US law enforcement agencies, according to the investigation, are aware of what the Saudis have been doing, but consecutive US administrations have failed to press the Saudi government for fear of disrupting intelligence sharing between the two countries, the report said.

“Seeing the current administration, I’m not sure [if I’m safe] – and seeing how Saudi kids managed to run out of the country after killing Americans with no accountability whatsoever, no talk from the secretary of state – it makes me not very confident about any of it,” said the Arab dissident.

'A terrific ally'

The revelations about the FBI's concerns for the safety of Saudi dissidents on US soil will raise further questions about statements made by US President Donald Trump in which he has downplayed the role of Saudi Crown Prince Mohammed bin Salman, known as MBS, in Khashoggi's killing.

In November, as FBI agents were visiting dissidents, Trump was emphasising the importance of “steadfast” ties between Riyadh and Washington, just three days after the CIA was reported to have told the White House that it had concluded that the operation was ordered by MBS.

“It could very well be that the crown prince had knowledge of this tragic event – maybe he did and maybe he didn’t!” Trump said in a 20 November statement, three days after the CIA released its assessment.

Saudi Crown Prince Mohammed bin Salman and US President Donald Trump during their meeting on the sidelines of the G20 summit in Osaka, Japan (AFP)
Mohammed bin Salman and Donald Trump during their meeting on the sidelines of the G20 summit in Japan (AFP)

“In any case, our relationship is with the Kingdom of Saudi Arabia. They have been a great ally in our very important fight against Iran. The United States intends to remain a steadfast partner of Saudi Arabia to ensure the interests of our country, Israel and all other partners in the region.”

Speaking to reporters after meeting MBS at this month's G20 summit in Japan, Trump again described Saudi Arabia as “a terrific ally” and said “nobody so far has directly pointed a finger at the future king of Saudi Arabia”.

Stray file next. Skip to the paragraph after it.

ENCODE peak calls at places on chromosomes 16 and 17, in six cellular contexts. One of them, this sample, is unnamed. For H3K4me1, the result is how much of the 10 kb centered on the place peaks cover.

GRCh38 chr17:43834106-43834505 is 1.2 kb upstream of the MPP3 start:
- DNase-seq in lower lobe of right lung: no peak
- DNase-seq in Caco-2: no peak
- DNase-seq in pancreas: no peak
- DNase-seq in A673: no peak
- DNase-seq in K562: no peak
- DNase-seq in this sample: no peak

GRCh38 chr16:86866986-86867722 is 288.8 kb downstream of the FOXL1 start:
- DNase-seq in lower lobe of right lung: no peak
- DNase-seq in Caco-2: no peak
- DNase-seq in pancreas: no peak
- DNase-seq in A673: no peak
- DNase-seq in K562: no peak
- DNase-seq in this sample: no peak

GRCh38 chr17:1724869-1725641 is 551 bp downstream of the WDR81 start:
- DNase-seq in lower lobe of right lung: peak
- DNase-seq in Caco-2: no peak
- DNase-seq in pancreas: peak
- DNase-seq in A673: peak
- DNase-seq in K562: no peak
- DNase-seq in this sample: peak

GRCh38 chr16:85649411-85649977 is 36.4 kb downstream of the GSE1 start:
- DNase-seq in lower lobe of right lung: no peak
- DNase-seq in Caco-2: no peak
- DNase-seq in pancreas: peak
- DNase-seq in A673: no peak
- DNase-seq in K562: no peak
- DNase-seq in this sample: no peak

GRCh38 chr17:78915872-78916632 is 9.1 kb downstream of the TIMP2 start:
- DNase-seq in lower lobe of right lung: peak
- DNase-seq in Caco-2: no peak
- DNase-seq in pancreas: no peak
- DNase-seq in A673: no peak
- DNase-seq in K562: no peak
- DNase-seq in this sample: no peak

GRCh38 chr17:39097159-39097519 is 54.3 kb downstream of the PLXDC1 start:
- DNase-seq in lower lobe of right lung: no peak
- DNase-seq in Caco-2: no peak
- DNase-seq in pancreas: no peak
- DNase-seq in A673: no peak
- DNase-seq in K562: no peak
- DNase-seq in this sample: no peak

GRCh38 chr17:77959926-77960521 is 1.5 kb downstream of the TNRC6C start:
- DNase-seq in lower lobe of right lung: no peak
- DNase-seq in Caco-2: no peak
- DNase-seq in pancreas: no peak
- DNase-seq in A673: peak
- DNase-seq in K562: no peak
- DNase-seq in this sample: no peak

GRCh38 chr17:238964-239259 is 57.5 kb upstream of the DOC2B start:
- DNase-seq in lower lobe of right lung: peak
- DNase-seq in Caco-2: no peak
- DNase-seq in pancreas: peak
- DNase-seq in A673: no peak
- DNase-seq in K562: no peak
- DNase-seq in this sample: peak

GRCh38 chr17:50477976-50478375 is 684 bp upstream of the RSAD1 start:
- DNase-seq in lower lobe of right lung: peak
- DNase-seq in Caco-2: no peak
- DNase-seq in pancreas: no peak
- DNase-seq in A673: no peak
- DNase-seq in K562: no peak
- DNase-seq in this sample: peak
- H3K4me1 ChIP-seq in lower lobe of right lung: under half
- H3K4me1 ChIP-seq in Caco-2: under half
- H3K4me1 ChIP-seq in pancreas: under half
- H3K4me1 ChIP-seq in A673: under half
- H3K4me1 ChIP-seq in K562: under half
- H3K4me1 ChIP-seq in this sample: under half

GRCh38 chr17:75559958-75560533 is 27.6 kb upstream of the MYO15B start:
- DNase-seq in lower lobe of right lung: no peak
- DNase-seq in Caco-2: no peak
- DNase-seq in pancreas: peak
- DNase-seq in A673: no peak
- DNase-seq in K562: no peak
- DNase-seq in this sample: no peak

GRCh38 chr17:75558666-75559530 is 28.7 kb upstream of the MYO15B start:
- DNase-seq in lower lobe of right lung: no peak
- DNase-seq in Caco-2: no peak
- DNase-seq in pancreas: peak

The White House did not respond to MEE's request for comment, including whether Trump had been briefed about the FBI's concerns and, if so, when.

Surge in asylum claims

The number of Saudi nationals seeking asylum has increased sharply since MBS was appointed crown prince from 575 in 2015 to 1,256 in 2017, according to United Nations figures. The number does not include those, such as Khashoggi, who chose to live abroad in self-exile.

Soon after Khashoggi's murder, a Saudi official showed Reuters internal intelligence documents which reportedly showed an initiative to bring back dissidents, including Khashoggi, to the country.

“There is a standing order to negotiate the return of dissidents peacefully; which gives them [Saudi officials] the authority to act without going back to the leadership,” Reuters quoted the official as saying.

'What took you so long?': MBS critic in Norway warned of Saudi threat to life
Read More »

Among those fleeing, many are now questioning their safety even beyond Saudi Arabia. Some Saudi asylum seekers told MEE this week that they no longer considered the US to be an option because of Trump's relationship with MBS.

Sami Shadukhi, a 37-year-old real estate agent, told MEE he had spent five years in prison in Saudi Arabia for “talking politics”, and then waited through a five-year travel ban before fleeing to Germany and seeking asylum three months ago.

“[Trump] said – 'He killed Khashoggi. Okay. No problem. We are benefiting here from the money, economically, jobs jobs jobs'. So [Trump] thinks about the money more than the lives of people or human rights or anything,” he said.

Prominent human rights activist Iyad el-Baghdadi, who was one of those approached by the CIA earlier this year over threats to his life from the kingdom, told MEE on Friday that the fact that US intelligence agencies are diverting resources to stop potential Saudi activity shows their level of concern.

“They know that MBS is deeply problematic and a terrible ally, an ally who threatened people on your own territory for God's sakes. What kind of ally does this?” Baghdadi said.

“In the end, what does it say that they are unable to convince the guy in the White House that this is a problem? It tells us that US intelligence agencies completely know that this guy is trouble and that the only reason he can continue to do this is Jared Kushner [Trump's son-in-law and Middle East envoy] and Donald Trump.”

This article is available in French on Middle East Eye French edition.